May 042011
 

After much deliberation and procrastination I’ve finally set the Ireland’s Wildlife Website free into the wilds of cyberspace.

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It’s still very early days, and it’s a bit thin on content (I’m working on it… so please bear with me), but I think there’s a great foundation to build an online wildlife hub and resource for everyone who’s interested in Ireland’s wildlife, the places they live, and the people who work with the,

Take a look, and let me have your feedback, thoughts, ideas and suggestions.

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Apr 202011
 

Woodchat Shrike, Rosscarbery -- photo by Colin Barton

Today was an amazing day.

You know those balmy April days that practically taste of the promise of summer… the vanilla-citrus scent of gorse blossom hanging in the unseasonably warm air. Well, this was one of those.

I had a meeting in the Celtic Ross Hotel in Rosscarbery this afternoon, after which the plan was a leisurely stroll across the causeway and down towards the Warren Strand to meet the family for a picnic on the beach. Sounds idyllic, doesn’t it? But it gets better.

A quick circuit of the reed-bed revealed an assortment of warblers in the deciduous trees at the western end… willow warblers, chiff-chaffs and a full on X-Factor-style sing-off between three male blackcaps.

DSCI2711There wasn’t much happening from the causeway – some late black tailed godwits and a couple of little egrets in their breeding regalia… they look so much “swankier” when they’re all dressed up.

So it was onto the Warren road, heading for the beach. Something made me stop scanning the estuary for waders and look up into the stubble field behind the houses on the other side of the road. A bird flew up and landed on the electricity wires… I swung up the bins.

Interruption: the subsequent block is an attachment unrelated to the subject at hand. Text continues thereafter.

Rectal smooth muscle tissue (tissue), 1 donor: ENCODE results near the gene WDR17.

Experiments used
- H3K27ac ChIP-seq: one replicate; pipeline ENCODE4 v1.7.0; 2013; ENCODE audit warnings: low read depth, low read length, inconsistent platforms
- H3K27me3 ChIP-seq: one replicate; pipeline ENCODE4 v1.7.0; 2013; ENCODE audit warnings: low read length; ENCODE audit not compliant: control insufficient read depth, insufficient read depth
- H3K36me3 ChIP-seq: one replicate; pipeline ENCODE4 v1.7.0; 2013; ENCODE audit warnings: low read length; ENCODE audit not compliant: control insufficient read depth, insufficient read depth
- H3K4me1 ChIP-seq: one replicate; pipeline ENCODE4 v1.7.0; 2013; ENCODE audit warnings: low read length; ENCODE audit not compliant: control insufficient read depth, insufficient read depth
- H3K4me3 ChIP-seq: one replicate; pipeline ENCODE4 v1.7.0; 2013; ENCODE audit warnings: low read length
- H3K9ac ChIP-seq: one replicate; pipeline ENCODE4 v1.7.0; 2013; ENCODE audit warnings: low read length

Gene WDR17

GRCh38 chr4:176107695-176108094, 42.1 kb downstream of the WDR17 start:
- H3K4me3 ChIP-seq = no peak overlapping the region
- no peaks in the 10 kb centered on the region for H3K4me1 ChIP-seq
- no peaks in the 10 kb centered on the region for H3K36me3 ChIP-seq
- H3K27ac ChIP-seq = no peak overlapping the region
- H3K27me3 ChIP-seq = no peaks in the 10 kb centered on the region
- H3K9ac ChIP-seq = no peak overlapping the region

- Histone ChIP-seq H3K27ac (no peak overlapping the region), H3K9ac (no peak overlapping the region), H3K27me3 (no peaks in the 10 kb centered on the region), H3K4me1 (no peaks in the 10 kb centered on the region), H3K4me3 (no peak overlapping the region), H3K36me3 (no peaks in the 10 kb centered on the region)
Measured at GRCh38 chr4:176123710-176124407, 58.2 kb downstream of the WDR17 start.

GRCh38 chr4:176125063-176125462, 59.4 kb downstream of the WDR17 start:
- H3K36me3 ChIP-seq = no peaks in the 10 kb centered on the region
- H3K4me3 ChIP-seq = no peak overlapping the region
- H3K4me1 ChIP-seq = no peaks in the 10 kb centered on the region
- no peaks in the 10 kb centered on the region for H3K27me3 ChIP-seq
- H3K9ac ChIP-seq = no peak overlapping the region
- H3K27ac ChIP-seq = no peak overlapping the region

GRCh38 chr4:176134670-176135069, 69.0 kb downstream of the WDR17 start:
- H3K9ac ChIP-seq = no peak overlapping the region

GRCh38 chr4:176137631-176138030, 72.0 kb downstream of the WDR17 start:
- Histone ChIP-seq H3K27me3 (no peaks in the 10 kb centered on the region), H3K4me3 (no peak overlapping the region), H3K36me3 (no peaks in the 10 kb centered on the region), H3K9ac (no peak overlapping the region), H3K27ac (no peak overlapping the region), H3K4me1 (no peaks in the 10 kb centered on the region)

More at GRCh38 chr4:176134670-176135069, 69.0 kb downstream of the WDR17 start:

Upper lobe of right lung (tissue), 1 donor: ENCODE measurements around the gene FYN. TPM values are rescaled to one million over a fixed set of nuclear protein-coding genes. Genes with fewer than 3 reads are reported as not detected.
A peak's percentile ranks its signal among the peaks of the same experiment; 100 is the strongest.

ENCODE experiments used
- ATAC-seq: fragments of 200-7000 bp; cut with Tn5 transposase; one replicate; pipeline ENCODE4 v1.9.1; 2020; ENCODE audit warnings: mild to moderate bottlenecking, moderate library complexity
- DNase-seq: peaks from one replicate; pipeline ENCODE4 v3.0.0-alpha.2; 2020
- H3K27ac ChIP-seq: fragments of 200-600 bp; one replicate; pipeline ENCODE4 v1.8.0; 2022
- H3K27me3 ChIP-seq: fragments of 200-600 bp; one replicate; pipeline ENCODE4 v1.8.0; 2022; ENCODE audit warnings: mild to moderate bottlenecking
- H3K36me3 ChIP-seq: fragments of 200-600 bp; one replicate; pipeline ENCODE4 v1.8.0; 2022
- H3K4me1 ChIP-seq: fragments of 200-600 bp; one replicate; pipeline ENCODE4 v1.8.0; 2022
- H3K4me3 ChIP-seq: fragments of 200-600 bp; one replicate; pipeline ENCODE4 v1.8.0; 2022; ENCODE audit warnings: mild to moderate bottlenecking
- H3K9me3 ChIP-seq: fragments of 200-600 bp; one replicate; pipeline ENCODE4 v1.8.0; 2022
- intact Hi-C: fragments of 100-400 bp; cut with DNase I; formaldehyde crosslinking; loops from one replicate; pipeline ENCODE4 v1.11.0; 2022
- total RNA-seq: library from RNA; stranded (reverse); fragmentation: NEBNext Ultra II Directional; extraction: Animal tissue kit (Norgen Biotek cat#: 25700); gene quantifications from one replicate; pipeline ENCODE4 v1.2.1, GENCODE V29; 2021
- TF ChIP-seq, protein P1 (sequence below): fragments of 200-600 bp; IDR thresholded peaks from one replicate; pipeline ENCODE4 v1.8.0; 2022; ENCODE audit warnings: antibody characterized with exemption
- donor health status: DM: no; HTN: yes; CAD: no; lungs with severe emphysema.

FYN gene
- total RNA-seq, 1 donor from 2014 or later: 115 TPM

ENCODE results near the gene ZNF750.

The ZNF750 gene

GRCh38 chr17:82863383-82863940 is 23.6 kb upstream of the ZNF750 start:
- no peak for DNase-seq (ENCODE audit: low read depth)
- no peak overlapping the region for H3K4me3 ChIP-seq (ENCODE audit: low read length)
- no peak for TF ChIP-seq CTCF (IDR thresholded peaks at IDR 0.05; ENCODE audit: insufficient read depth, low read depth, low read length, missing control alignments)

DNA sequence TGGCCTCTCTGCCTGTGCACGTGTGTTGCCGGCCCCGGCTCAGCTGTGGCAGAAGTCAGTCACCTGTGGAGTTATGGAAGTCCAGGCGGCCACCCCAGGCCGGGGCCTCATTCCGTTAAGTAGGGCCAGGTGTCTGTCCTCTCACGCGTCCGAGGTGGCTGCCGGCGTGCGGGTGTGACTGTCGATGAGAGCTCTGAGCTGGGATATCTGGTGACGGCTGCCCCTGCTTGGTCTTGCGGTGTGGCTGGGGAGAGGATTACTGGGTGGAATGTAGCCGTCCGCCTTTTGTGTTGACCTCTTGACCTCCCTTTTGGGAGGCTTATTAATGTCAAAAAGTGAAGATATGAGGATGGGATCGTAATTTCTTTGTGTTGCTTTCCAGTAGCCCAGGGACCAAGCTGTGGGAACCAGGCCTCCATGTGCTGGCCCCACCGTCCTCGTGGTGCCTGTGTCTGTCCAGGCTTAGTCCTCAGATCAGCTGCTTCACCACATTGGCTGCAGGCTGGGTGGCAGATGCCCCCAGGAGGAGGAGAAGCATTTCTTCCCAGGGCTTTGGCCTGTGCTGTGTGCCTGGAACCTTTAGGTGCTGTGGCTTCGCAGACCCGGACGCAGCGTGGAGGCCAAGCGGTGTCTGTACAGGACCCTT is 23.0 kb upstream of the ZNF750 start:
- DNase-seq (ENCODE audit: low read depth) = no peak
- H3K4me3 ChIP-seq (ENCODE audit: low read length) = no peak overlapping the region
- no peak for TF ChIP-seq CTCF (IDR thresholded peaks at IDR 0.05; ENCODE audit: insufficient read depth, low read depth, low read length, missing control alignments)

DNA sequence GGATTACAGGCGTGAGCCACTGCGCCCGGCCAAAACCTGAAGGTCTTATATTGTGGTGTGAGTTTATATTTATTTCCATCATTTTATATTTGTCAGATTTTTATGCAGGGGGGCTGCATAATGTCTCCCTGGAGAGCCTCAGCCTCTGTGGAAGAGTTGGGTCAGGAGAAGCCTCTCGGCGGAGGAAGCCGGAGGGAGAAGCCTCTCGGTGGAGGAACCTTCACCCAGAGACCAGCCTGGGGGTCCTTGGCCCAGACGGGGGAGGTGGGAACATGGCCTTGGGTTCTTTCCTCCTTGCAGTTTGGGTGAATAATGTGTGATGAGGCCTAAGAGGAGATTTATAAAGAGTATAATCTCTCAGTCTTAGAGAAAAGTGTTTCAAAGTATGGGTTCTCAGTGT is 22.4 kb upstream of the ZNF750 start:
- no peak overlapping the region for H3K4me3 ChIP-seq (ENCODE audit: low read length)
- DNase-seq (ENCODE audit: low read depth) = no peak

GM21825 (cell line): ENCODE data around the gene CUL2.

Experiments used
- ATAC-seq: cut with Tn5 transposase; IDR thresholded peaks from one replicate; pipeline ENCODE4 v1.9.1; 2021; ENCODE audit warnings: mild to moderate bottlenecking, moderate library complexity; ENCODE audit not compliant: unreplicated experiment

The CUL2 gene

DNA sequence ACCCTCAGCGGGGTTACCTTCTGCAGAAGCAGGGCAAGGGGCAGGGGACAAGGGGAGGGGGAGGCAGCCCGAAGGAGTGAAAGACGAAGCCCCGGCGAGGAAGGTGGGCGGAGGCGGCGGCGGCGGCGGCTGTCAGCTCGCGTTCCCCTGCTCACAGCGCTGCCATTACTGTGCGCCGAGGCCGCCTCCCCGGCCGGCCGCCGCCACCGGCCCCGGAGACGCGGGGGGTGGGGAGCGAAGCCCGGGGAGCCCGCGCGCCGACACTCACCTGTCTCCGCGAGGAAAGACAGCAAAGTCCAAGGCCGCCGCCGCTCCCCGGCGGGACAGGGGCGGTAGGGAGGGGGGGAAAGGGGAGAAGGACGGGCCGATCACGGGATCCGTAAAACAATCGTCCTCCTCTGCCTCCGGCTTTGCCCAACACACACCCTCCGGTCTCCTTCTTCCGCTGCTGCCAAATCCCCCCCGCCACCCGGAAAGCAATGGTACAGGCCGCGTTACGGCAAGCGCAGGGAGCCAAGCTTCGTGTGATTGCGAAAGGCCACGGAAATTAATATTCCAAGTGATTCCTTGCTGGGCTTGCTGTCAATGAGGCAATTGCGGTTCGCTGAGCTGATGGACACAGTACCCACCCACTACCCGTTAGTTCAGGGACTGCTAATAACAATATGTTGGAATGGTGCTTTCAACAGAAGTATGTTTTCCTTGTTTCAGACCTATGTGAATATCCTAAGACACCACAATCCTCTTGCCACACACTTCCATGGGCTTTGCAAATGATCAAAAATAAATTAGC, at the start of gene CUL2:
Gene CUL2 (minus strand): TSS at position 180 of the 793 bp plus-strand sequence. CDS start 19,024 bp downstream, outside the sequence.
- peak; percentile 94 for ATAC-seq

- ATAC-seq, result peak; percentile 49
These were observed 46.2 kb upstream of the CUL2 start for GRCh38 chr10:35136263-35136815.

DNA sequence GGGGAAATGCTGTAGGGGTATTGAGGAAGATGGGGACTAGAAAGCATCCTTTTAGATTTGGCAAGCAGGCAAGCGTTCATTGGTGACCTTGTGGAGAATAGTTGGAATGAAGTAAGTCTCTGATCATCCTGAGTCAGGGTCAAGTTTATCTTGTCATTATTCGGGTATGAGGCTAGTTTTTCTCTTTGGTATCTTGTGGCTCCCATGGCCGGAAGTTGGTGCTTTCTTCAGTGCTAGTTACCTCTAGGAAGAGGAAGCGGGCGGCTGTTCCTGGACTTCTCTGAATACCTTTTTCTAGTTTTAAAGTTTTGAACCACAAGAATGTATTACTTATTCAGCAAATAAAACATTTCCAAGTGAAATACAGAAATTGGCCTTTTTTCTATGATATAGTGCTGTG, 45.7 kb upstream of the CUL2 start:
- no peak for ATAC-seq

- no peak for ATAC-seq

Surely not…! I looked again… I was definitely seeing an adult female Woodchat Shrike (Lanius senator).

I made my way into the field for a closer look. What a magnificent bird… a first for me, and a fabulous bird to find for yourself. I sent the news in to Colin Barton who runs @corkbirdnews and he was on the scene from Galley Head in short order. I’ve used one of Colin’s photos of the shrike above, as mine are a bit ropey (only had the compact camera with me, and handheld digibining is a tricky skill to master, see below).

These are my best two digibining efforts:

Woodchat ShrikeWoodchat Shrike

And here’s another one of Colin’s – a flight shot – to finish off.

Woodchat Shrike -- Photo by Colin Barton

A yellow wagtail in the same field (dubbed the “Woodchat field” by Colin – which has a nice ring to it, I have to say) was a bonus too, and the picnic with the family was a great way to round off a really fabulous day!

Apr 112011
 

Wood Warbler on Galley Head, Co. Cork

Serendipity is a wonderful thing.

Our house was complete chaos last weekend. The twins and the little one had their friends over on Saturday for a sleepover (more accurately described as a stay-awake-over). That meant that bright and early on Sunday we had a houseful of over-tired, hyperactive girls ranging in age from seven to ten.

It was mayhem. Then a friend of Sally Ann’s arrived with her daughter, and the female/male quotient hit critical mass. This lone male had to escape of risk terminal meltdown!

And so, somehow, me, the binoculars, the bird book and the camera ended up in the car. Quarter-of-an-hour later I was standing at the salubriously dubbed “Shite Lane” crossroads on Galley head, looking at a lovely example of a wood warbler (Phylloscopus sibilatrix).

Don’t you just love it when things work out?

I had a quick scoot along the Top Lane too, seeing as I was already in the vacinity. Secretly I wanted to bag a hoopoe (love that name… but the scientific name is even more impressive. Upupa epops anyone?)  on Galley, just to annoy @CorkBirdNews AKA Galley Head Birding, who was away from his home patch at the time. But no such luck, and he’s back now, so opportunity lost.

Did get some fantastic views of a peregrine on the deck (but crap photos – too far away for my poxy glass, and a mist rolling in didn’t help), and lots of hyperactive choughs mobbing a very vociferous raven. It was a happy reminder that great birding, even in the midst of spring-migrant-mania, isn’t all about rarities.